RESUMO

A eficácia de três vacinas de Salmonella Enteritidis fagotipo 4, produzidas na forma de bacterina, proteínas de membrana externa (OMP) e extrato bruto de fímbrias (FE) foi avaliada para proteção de aves infectadas experimentalmente. As aves foram vacinadas por via intramuscular com duas doses de cada vacina as 12 e 15 semanas de idade e desafiadas com 109 UFCs de Salmonella Enteritidis fagotipo 4 às 18 semanas de idade, por via oral. A eficácia foi determinada através do reisolamento da bactéria nas fezes e no fígado e baço, e os anticorpos foram mensurados no soro. Os resultados demonstraram que a vacina produzida com a bacterina foi mais eficaz em comparação às outras vacinas examinadas, para reduzir a excreção fecal e a invasão de órgãos após o desafio por SE.

Termos de indexação:Salmonella Enteritidis, vacina, bacterina, fímbrias, proteínas da membrana externa, galinha.

INTRODUCTION

Salmonella spp., responsible for large economic losses, are a serious global public health issue. Salmonella Enteritidis (SE) is often isolated from human foodborne poisoning outbreaks, and a great majority of cases are associated with the consumption of products of avian origin, particularly eggs (Humphrey 2006).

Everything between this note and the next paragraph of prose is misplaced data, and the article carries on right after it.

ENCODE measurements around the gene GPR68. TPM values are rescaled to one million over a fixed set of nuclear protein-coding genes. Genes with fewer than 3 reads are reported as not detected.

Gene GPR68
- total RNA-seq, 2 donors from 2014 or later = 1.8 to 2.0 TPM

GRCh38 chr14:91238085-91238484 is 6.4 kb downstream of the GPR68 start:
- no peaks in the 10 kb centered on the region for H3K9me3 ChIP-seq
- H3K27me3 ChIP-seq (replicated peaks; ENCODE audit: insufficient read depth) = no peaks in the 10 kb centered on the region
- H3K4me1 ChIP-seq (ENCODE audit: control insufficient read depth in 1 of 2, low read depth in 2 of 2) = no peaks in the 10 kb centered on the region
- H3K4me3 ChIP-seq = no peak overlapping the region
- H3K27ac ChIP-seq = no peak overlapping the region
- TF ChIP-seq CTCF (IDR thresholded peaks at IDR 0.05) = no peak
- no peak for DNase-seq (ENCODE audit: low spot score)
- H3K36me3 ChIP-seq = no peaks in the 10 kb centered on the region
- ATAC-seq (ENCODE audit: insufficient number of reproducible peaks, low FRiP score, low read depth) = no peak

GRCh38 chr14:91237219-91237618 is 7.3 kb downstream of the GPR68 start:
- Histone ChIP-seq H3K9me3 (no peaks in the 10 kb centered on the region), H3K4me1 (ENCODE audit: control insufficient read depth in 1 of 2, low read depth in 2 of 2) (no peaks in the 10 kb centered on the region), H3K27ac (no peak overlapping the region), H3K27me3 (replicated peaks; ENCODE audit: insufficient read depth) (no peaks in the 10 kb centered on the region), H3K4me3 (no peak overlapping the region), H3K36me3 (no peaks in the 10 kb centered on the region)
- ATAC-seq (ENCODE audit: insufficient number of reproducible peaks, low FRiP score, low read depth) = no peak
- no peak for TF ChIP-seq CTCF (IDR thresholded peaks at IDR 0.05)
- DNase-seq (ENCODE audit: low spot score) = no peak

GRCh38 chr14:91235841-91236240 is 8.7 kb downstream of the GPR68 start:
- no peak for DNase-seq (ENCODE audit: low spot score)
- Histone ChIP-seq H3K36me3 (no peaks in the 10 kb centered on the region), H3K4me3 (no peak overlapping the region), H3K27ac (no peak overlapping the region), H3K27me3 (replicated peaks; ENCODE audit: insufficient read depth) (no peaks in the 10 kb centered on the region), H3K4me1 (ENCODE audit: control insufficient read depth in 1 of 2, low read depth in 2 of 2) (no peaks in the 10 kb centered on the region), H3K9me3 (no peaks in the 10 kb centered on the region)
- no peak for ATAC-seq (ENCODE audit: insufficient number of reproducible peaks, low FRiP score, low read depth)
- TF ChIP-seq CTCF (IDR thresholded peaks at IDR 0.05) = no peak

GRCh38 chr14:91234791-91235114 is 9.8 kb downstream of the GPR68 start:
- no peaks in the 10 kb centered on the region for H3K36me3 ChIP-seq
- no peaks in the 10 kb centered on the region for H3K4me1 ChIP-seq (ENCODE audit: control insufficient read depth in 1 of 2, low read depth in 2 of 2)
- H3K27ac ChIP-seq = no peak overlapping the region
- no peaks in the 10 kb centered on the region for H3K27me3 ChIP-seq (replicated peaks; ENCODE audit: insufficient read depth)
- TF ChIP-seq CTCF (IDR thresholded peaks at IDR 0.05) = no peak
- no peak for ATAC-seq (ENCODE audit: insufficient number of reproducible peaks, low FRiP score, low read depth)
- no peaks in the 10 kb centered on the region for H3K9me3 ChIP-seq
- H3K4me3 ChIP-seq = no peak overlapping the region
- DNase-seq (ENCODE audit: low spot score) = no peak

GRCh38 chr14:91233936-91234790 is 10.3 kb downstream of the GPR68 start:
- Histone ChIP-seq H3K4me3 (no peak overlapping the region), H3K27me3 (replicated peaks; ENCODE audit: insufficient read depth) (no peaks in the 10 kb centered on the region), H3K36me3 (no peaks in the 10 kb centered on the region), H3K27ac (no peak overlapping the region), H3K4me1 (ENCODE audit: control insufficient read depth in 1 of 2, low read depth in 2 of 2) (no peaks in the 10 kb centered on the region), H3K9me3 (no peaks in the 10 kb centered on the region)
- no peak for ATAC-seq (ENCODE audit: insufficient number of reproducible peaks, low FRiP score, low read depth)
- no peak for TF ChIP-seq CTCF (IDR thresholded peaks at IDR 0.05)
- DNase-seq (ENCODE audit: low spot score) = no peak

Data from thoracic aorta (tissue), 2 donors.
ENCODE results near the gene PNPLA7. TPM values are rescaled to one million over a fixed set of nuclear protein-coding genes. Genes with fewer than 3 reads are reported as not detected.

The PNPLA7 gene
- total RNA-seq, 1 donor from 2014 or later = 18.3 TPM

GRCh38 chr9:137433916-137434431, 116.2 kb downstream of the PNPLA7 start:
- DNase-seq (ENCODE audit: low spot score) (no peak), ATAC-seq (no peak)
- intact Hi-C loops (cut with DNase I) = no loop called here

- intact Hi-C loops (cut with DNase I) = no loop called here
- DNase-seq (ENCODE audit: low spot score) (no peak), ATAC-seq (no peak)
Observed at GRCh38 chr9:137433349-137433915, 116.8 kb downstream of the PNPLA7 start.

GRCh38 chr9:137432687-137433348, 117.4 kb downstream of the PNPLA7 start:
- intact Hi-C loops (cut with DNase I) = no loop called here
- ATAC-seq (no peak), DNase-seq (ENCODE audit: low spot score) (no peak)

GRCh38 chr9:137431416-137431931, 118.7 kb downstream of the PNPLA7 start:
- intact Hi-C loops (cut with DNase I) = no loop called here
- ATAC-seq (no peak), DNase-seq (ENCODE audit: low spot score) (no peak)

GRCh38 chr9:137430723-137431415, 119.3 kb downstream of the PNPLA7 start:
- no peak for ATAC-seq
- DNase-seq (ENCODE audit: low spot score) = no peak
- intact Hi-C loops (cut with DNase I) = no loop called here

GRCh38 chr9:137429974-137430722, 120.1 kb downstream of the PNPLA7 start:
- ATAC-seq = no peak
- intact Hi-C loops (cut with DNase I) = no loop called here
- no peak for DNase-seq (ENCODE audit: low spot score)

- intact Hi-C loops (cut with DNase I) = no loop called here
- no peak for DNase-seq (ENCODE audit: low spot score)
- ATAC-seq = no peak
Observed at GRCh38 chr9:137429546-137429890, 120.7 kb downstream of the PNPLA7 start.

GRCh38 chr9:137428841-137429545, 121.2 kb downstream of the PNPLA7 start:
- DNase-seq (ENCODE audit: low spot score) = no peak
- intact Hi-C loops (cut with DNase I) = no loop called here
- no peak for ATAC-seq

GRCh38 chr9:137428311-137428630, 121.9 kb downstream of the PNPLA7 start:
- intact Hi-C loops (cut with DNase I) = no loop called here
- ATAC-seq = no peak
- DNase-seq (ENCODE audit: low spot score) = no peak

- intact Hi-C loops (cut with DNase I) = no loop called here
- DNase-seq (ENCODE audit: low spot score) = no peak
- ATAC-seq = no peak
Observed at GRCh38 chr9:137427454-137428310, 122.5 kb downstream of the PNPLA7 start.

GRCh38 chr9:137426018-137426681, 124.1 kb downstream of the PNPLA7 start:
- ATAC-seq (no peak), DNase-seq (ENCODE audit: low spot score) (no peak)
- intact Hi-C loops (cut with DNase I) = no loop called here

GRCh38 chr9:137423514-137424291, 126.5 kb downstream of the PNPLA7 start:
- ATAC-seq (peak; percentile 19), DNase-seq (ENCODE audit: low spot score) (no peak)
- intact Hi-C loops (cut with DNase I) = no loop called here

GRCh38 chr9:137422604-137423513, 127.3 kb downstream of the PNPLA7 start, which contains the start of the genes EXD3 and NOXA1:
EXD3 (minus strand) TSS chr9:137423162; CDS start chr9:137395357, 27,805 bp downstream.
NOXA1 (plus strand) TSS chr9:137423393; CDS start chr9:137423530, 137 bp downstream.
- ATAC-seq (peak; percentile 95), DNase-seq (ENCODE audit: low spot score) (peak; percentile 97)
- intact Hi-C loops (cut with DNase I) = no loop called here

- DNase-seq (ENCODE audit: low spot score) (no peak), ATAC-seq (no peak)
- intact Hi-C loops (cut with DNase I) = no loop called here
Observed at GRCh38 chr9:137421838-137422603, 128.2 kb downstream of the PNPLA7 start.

Salmonella contamination typically occurs by the oral route. These bacteria quickly infect lymphoid tissues, including Peyer's patches and enterocytes in the intestinal mucosa (Revolledo et al. 2006). The mechanisms of invasion have not yet been fully elucidated; however, it is known that Salmonella can infect CD18-expressing macrophages and that the infection occurs after systemic bacterial translocation from the gut lumen into the blood circulation (Vasquez-Torres et al. 1999). This is followed by the colonization of organs, with strong tropisms for liver, spleen and bone marrow (Zhang-Barber et al. 1999). The route of SE inoculation may affect the pattern of spread to the organs.